He added, ‘I believe, Mr Speaker, that I speak for every honourable member in saying we must never, ever, ever, tolerate violence against women. Eurydice Dixon, we mourn her loss. We grieve with her family. And we say “never again”.’
And with that, Turnbull promised to end crime; he was just too blinded by feminist brainwashing to realise it.
Shorten said on that day in parliament, ‘Women in Australia have a right to movement. It is not the fault of women if they choose to walk home from transport to their house.’
He added, ‘We need to tackle the enablers of violence and we need to change the attitudes of men.’
He too promised to end crime – and he too was too blinded by incontestable bias to recognise.
Both Turnbull, Shorten and the majority of politicians have bought into the collectivism that feminist theory outlines. Apparently all have forgotten that any ‘ism’ is dangerous.
Fast-forward again to Anning’s motion to relax the import on pepper spray in an effort to help women feel safer. This new spat between Hanson-Young and Leyonhjelm centres on precisely the same issue.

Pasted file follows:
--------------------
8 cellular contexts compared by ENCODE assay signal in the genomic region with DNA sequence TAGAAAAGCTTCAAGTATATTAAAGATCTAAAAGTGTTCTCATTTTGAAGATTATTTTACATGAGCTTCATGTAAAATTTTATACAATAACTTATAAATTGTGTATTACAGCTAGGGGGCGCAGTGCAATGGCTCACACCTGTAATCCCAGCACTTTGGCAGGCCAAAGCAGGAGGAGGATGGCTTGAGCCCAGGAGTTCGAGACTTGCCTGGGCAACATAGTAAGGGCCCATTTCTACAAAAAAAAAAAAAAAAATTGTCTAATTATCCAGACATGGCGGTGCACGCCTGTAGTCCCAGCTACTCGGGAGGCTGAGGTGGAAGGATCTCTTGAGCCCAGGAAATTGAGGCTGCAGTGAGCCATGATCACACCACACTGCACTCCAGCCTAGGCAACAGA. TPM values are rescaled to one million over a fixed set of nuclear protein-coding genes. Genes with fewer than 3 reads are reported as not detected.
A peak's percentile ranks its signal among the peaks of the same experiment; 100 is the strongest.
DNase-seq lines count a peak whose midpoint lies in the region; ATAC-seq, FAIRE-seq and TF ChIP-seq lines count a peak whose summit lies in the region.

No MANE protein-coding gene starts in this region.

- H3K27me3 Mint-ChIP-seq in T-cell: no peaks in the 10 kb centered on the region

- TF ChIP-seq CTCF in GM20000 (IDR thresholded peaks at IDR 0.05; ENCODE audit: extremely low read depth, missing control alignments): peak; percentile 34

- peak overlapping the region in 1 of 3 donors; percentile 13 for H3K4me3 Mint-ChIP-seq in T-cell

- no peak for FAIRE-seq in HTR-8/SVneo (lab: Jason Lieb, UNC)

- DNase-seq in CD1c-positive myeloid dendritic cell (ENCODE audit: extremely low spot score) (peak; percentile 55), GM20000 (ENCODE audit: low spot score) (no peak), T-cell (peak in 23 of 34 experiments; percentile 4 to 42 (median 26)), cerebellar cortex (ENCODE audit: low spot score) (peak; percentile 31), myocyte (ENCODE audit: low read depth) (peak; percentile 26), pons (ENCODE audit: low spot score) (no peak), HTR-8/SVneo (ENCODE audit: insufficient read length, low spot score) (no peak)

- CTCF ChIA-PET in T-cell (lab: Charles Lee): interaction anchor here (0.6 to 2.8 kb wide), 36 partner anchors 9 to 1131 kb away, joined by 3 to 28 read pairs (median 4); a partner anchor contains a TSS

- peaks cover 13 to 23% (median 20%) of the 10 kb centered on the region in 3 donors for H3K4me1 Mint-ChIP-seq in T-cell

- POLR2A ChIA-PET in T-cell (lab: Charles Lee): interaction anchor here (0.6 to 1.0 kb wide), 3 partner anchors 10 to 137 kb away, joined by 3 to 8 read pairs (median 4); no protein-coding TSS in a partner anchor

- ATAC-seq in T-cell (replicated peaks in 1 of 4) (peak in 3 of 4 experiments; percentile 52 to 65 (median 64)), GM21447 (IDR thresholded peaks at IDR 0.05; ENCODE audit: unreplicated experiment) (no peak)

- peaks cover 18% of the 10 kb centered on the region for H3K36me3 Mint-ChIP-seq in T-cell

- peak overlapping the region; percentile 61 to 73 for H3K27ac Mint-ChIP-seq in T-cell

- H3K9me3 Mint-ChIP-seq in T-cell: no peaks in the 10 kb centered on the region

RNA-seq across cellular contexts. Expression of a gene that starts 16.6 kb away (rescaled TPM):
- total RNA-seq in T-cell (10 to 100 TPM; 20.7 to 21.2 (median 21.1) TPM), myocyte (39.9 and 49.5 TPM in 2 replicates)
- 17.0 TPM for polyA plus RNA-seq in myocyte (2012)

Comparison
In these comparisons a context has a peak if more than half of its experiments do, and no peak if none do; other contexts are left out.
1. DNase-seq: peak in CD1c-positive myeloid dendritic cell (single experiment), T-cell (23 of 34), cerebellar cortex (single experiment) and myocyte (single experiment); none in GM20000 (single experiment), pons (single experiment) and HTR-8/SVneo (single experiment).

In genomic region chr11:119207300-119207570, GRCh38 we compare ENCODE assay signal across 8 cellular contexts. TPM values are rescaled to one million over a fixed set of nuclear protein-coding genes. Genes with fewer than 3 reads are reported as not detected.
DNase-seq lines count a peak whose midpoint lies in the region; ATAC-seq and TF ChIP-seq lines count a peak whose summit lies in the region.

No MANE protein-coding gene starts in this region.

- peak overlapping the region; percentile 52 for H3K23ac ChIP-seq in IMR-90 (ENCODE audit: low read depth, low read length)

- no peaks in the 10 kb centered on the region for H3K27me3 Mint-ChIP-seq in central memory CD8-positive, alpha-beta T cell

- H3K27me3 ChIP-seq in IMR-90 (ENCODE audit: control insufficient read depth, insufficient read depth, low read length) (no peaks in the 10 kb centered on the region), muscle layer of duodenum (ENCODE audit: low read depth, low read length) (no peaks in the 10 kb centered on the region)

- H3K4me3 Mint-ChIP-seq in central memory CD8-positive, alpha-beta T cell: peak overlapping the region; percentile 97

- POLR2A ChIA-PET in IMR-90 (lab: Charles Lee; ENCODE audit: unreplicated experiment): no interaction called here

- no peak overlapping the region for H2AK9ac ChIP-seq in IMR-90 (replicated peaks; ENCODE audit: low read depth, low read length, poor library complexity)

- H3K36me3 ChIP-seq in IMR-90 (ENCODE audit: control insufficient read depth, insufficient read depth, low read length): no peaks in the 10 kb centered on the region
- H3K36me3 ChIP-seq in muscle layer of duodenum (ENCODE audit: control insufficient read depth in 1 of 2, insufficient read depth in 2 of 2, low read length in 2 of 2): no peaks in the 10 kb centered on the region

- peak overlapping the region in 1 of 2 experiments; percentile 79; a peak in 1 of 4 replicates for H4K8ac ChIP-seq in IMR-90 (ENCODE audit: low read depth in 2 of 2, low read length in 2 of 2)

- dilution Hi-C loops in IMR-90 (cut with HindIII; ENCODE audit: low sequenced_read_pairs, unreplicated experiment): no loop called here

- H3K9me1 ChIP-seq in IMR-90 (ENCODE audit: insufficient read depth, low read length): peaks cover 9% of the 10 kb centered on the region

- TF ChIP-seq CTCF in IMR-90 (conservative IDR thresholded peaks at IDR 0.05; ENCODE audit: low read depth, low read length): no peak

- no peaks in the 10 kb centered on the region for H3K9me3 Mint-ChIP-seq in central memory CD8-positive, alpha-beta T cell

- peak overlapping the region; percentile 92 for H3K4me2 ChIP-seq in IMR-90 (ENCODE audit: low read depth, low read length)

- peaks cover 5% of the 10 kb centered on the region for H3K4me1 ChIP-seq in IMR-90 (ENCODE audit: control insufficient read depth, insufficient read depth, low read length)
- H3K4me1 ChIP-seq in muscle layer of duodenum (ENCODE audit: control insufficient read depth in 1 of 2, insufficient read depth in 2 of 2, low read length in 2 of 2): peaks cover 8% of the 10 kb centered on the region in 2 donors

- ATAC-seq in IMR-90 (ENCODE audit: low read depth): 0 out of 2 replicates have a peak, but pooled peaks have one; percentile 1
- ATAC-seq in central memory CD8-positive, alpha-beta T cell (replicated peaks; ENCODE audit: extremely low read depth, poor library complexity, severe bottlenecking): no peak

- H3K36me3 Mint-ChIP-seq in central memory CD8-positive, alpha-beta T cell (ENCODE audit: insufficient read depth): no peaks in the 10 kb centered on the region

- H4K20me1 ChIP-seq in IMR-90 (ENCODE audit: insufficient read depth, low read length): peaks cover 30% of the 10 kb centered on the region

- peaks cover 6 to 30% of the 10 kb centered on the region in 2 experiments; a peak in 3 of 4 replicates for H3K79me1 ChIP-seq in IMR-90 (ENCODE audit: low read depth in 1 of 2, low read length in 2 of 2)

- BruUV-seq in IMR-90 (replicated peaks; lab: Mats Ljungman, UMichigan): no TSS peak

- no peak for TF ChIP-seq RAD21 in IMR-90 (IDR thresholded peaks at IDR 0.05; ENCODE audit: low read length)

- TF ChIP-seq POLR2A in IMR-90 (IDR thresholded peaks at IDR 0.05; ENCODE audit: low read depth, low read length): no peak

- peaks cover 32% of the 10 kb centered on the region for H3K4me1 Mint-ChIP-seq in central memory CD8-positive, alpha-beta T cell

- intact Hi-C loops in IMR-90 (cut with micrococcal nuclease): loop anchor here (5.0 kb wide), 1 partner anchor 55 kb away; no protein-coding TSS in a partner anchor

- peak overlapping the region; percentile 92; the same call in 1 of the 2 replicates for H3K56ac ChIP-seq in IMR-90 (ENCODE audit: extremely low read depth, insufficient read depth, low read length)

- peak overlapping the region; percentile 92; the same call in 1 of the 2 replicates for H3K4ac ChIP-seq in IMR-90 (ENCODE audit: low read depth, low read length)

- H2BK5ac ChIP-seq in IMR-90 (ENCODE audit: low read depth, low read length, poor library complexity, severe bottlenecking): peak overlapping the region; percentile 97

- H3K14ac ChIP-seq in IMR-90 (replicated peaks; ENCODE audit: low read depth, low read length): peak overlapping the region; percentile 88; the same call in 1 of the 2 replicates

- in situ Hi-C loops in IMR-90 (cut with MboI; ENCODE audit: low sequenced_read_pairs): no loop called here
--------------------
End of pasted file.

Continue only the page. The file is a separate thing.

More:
Why? Because we do not have a leader strong enough to stand up to the feminist army and tell them that not only is ending crime unreasonable, it is utterly outrageous to lay the blame for violence at men’s feet.
It is offensive and sexist that we have arrived at a position where we’re talking about ‘male violence’ unchallenged.
Leyonhjelm is entirely correct to say that misandry is equally as objectionable as misogyny. What a crying shame it is that ‘slut-shaming’ ever entered this debate and the real issue wasn’t addressed.
The focus should be on misandry. We should all be talking about the injustice of blanket blame.
Ultimately, each and every one of us should be voicing our collective fury at the injustice of feminist collectivism and defending the right of good men not to be tarred by criminals.